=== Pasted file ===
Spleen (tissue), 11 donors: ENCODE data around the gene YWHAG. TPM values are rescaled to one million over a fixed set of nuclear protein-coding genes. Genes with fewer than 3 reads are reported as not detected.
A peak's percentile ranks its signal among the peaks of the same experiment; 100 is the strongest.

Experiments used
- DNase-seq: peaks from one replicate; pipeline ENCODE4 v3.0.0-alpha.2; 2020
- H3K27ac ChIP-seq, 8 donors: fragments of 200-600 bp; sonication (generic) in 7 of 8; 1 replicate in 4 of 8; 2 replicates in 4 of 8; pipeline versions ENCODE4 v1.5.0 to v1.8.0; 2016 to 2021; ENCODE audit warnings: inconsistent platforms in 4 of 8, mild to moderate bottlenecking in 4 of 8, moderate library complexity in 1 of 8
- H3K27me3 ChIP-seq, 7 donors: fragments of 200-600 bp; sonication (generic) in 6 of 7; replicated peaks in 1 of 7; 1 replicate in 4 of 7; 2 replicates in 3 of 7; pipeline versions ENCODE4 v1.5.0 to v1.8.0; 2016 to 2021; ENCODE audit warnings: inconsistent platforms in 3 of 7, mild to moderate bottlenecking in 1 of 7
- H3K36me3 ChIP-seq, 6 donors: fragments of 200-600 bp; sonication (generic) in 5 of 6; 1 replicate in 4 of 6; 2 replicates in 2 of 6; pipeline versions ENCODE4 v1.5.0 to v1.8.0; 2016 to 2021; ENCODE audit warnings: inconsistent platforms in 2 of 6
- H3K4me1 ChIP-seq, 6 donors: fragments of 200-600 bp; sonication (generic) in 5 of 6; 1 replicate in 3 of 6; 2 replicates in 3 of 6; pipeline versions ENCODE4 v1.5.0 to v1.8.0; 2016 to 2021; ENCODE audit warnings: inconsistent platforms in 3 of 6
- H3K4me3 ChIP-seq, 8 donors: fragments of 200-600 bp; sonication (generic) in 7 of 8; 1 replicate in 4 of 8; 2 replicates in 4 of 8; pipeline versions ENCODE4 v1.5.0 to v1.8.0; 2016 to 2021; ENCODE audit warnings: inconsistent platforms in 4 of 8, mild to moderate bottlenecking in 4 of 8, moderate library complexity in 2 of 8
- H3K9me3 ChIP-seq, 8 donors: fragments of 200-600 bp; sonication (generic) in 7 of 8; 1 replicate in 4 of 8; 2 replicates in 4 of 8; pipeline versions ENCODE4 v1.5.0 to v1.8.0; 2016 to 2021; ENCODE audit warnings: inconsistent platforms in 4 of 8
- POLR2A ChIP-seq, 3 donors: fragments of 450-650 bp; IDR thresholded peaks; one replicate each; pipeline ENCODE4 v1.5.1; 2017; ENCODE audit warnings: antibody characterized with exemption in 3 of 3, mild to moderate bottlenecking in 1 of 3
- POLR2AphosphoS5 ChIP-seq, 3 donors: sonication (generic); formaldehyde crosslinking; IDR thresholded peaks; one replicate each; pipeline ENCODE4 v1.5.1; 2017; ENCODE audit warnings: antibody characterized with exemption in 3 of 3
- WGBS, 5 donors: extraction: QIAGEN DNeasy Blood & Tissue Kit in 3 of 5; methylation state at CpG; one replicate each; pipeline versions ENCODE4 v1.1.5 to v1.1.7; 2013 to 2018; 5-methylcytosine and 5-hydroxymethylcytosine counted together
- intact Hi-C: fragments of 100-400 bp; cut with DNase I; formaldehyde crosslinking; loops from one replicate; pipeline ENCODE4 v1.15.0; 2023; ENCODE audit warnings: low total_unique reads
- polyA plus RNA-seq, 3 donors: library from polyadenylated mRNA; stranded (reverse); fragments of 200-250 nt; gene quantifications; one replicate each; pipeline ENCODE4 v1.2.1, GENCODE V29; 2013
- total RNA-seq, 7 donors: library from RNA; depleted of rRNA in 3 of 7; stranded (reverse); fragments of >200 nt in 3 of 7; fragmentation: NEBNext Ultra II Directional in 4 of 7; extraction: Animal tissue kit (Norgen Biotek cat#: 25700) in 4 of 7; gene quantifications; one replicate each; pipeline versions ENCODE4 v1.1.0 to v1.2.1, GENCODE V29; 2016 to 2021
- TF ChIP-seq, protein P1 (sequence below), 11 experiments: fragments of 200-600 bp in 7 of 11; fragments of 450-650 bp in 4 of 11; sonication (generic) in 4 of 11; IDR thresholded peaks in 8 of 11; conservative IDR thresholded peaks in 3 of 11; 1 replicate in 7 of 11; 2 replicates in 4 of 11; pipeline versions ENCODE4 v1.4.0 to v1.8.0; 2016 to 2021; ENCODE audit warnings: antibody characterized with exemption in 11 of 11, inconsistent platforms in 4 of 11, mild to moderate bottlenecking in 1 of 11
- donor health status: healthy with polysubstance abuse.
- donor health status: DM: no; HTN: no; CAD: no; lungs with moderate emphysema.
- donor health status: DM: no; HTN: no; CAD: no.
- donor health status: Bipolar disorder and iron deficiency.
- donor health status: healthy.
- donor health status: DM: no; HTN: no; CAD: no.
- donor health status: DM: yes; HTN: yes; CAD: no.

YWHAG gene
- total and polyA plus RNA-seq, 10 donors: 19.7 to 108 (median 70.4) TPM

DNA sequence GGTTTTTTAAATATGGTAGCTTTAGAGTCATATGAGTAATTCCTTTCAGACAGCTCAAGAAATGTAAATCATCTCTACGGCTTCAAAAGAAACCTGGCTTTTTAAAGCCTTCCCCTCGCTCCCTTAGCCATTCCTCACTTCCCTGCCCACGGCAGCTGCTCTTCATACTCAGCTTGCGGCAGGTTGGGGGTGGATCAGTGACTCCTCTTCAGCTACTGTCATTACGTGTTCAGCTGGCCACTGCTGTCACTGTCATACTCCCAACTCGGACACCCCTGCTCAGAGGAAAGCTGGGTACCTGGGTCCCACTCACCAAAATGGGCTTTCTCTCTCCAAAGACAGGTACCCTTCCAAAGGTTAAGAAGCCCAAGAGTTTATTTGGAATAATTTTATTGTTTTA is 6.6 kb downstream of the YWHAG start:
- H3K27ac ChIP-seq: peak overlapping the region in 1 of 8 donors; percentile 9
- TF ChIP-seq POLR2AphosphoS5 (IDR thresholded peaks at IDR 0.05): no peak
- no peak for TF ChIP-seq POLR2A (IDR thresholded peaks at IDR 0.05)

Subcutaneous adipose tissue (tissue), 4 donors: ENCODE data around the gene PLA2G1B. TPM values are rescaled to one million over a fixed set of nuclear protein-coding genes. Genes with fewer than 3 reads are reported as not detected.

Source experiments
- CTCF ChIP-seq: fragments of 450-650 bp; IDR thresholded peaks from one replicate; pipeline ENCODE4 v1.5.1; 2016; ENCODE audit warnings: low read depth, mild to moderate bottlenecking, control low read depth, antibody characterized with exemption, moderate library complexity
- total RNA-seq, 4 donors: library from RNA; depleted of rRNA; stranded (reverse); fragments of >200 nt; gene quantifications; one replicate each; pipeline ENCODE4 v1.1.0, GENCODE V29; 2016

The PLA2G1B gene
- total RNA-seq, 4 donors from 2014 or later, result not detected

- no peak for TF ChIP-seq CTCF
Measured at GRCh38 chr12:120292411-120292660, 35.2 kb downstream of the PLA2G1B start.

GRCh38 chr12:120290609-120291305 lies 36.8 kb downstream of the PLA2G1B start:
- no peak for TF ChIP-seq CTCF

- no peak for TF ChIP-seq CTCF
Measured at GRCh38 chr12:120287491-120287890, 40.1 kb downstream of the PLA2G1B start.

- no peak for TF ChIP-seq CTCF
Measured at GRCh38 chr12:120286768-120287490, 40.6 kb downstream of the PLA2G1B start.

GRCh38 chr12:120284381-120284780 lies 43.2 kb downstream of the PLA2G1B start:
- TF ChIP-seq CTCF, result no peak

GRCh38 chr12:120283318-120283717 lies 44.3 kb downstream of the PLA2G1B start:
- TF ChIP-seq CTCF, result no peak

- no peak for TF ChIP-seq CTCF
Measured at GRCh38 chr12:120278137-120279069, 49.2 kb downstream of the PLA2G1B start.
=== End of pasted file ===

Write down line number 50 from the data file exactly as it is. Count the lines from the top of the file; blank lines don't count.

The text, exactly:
Measured at GRCh38 chr12:120278137-120279069, 49.2 kb downstream of the PLA2G1B start.